Greetings parents, guardians, students, faculty and other stakeholders.

Commencement 2012On behalf of this professional learning community and its educators, it is a pleasure to welcome you to today’s commencement exercises. I am pleased that you were able to leverage your resources in such a way as to join us today.

Our strategic plan for this afternoon is for you to invest your attention in several empowering speeches, followed by the distribution of diplomas in a sequential format. Our data-informed target is to complete implementation of today’s action-items in time for all stakeholders to arrive at their individualized celebrations in a timely fashion.

And now, I should like to address our soon to be former stakeholders, our graduates.
Continue reading ‘Commencement Address’


Wakefield, Massachusetts pays tribute on Memorial Day

The morning fair skies that greeted those attending 2015 Memorial Day ceremonies at the West Side Social Club gave way to increasing clouds by the time the town’s afternoon program got underway on Veterans Memorial Common. But Monday’s sean_curansummer-like weather helped to draw large numbers of Wakefield citizens to honor those who died in service of their country.

The WSSC observance got underway promptly at 10 a.m. at Moulton Park with Sean Curran presiding. Curran, a US Marine Corps veteran of Desert Storm and a Lieutenant with the Wakefield Fire Department, told of the “extremely emotional experience” he had when visiting Pearl Harbor while he and his wife were honeymooning in Hawaii.

“How would our country and this world be different,” Curran asked, “if everyone remembered that our freedoms come at a very high price.”
Continue reading ‘Honoring Fallen Heroes’


Every time there’s a low-turnout local election or Town Meeting (or both, as we recently had in Wakefield) talk inevitably turns to ways to improve voter turnout and participation. On the surface, it seems like a noble idea.

magic_mountain“How can we make voting easier?” people wonder, as if voting were a task akin to climbing Mt. Everest. All kinds of ideas are proposed. Allow online voting, some say. Others advocate “early voting.” Instead of one Election Day, people could vote any time that’s convenient for them over a period of a month.

Our recent annual Town Meeting drew 320 voters, which seems like a lot by recent standards. But the number was greatly inflated by those who came only to vote for the school budget increase and then quietly slipped out once that passed. By the time the meeting was winding down at 10 p.m., the usual 180 or so regulars were left doing the grunt work.

I’m now convinced that there’s nothing wrong with that.
Continue reading ‘The Simple Art of Voting’


Size Matters

01May15

brightview_crescent

Does size matter?

Yes, it does. But if you’re a member of the Wakefield Zoning Board of Appeals, there’s a limit to the number of hours you want to spend talking about it.

Size is the biggest issue for many opponents of the Brightview Senior Living facility that Shelter Development is proposing to build on Crescent Street. They think that the 130-unit combined assisted-living, independent-living and memory care facility is just too big for the site.
Continue reading ‘Size Matters’


The Big Ask

17Apr15

Wakefield School Department officials have acknowledged that their requested 11.4 percent budget increase for FY 2016 is “a big ask.”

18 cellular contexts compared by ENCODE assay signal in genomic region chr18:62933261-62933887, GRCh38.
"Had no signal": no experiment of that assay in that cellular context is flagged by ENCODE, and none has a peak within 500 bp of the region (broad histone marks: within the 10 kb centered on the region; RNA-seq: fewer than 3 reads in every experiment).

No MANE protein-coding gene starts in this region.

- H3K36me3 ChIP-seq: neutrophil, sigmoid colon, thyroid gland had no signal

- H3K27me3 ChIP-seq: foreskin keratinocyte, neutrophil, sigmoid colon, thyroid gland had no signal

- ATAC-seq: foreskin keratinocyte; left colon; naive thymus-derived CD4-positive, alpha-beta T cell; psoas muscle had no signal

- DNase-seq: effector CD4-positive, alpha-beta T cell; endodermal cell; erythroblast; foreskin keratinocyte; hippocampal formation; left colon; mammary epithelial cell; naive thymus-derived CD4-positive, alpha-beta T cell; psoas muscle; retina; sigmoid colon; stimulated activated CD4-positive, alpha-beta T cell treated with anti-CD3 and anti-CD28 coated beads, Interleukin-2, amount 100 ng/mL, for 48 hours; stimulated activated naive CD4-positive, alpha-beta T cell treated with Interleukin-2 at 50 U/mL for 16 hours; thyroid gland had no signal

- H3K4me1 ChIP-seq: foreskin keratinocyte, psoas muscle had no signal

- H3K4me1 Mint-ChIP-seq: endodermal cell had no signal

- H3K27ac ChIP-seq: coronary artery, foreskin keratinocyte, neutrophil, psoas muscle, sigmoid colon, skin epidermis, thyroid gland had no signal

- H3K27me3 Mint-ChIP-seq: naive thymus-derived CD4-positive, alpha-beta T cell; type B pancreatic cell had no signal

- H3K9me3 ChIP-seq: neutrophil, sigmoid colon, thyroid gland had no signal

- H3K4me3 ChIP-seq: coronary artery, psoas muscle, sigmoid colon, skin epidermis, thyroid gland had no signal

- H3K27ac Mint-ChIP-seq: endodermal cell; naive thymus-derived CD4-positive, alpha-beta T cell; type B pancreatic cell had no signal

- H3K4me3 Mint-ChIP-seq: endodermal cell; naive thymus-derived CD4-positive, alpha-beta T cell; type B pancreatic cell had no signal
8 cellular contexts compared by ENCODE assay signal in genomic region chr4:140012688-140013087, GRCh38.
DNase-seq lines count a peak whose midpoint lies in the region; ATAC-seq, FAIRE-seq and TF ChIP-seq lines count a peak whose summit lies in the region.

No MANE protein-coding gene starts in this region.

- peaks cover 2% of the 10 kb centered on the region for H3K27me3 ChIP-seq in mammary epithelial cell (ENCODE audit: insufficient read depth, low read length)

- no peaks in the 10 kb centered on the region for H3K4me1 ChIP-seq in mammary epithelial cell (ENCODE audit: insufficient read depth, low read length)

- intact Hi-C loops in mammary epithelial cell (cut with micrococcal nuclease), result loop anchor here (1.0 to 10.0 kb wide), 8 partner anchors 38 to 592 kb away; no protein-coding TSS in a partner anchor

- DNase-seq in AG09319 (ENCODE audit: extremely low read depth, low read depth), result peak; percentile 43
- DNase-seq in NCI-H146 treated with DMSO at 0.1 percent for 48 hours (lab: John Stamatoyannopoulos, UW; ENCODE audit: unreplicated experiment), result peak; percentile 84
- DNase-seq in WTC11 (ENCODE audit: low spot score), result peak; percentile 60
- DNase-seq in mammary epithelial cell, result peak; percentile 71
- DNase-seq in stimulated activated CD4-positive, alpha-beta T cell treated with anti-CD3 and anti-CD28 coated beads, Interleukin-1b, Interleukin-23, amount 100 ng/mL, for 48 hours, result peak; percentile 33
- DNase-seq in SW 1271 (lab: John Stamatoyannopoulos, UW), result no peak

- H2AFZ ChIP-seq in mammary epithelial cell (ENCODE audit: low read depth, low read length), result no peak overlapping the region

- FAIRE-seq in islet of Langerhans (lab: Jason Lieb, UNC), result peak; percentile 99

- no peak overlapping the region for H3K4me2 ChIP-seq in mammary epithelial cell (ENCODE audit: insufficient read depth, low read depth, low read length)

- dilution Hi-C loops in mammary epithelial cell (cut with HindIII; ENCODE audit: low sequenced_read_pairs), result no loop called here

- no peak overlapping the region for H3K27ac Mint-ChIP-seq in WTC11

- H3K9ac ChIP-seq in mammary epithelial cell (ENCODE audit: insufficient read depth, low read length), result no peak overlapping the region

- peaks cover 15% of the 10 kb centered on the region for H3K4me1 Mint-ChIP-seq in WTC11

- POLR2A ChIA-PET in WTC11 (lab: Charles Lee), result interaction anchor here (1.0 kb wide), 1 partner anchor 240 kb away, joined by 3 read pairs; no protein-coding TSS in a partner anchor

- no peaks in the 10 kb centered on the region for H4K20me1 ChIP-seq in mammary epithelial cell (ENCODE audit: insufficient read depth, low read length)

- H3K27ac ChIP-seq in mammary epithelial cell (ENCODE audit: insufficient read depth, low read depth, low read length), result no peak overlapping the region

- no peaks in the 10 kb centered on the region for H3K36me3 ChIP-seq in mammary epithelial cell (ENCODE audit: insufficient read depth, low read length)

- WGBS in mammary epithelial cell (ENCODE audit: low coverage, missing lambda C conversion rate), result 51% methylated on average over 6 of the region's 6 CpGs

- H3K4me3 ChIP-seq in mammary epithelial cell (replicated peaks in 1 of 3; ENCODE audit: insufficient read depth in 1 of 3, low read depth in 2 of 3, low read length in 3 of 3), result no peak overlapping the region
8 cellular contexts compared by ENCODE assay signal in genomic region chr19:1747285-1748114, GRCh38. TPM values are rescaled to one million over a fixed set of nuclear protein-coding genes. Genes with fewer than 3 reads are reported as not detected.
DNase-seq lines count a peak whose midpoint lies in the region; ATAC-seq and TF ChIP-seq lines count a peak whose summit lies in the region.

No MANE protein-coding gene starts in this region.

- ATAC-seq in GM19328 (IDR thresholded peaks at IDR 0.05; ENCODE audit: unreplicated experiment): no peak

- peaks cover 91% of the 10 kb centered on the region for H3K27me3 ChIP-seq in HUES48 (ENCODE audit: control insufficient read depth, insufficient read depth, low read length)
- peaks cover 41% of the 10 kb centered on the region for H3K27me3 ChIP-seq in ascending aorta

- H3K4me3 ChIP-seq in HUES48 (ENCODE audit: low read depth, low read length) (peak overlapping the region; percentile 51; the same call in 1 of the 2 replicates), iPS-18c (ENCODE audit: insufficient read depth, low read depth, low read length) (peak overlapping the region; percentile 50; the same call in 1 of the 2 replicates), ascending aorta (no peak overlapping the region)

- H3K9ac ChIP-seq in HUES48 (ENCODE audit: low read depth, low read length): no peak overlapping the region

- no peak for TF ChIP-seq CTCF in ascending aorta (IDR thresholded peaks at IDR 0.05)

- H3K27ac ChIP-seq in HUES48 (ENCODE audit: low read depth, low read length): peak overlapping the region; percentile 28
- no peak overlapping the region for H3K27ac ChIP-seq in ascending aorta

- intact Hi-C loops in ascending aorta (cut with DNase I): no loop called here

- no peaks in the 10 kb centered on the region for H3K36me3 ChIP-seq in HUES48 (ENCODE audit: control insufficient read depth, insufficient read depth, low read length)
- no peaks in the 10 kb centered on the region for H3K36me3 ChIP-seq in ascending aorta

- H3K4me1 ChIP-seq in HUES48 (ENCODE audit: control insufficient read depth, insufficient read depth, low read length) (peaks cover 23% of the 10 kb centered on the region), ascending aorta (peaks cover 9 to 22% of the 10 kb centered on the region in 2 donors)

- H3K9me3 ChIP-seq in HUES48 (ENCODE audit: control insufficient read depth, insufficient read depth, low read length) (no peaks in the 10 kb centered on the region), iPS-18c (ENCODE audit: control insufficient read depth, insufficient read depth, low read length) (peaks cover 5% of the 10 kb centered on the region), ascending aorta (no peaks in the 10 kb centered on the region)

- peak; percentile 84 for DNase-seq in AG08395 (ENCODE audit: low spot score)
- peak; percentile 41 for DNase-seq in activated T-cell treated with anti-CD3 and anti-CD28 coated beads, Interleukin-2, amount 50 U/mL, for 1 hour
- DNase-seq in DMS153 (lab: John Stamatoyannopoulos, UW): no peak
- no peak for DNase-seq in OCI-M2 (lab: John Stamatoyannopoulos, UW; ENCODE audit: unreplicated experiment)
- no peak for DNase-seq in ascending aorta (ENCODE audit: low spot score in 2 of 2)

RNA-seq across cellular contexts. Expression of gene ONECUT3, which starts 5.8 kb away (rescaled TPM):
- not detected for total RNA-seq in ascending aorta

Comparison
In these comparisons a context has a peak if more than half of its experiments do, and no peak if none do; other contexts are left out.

The largest piece of that increase is $1,176,875 (3.8 percent) for “contractual salary obligations.” Another $658,174 (2.1 percent) is for SPED tuitions and $628,218 (2 percent) goes to fund salaries related to the newly instituted full-day kindergarten. An additional $378,956 (1.2 percent) is slated for other new positions. A combination of amounts for items like curriculum, technology, transportation and utilities make up the remaining 2 percent of the requested budget increase.

gerard_leemanIn return, what Finance Committee chairman Gerard Leeman and other FinCom members wanted was a comparatively small “ask.” They wanted a commitment – or at least an affirmative statement – from someone in the School Department leadership that they would hold budget increases to 4 percent for each of the next three years.

Evidently, that was too much to ask, because School officials couldn’t quite bring themselves to utter those words.
Continue reading ‘The Big Ask’


There will very likely be a ballot question in 2016 seeking to legalize recreational marijuana in Massachusetts. We know this because the activists who in 2012 successfully perpetrated the “medical” marijuana scam are the same people who are now working on the 2016 ballot question to make pot available for recreational use.

marijuanaSo much for their deep concern for the sick.

You’d have to be very naïve to believe that medical marijuana was anything but a foot in the door toward full legalization.

Thankfully, to date not a single medical marijuana “dispensary” has opened in Massachusetts. We can only hope that the recreational pot business meets with a similar level of success.
Continue reading ‘The high road to hell’


Wakefield, MA eliminates winter ban on overnight on-street parking

snow_carLast December, I wrote about a storm brewing on Wakefield social media related to the winter parking ban. The ban, which has been in effect so long no one can remember when it started, prohibits overnight parking on the street from Dec. 1 to April 1 in order to facilitate snow plowing and ensure public safety.

It appears that the Board of Selectmen heard the calls to do away with the winter-long parking ban. On March 23, 2015 the Selectmen voted 5-1 to abolish the ban after one of the worst winters in living memory and despite the strong objections of Public Works Director Richard Stinson.
Continue reading ‘Winter Parking Ban Revisited’




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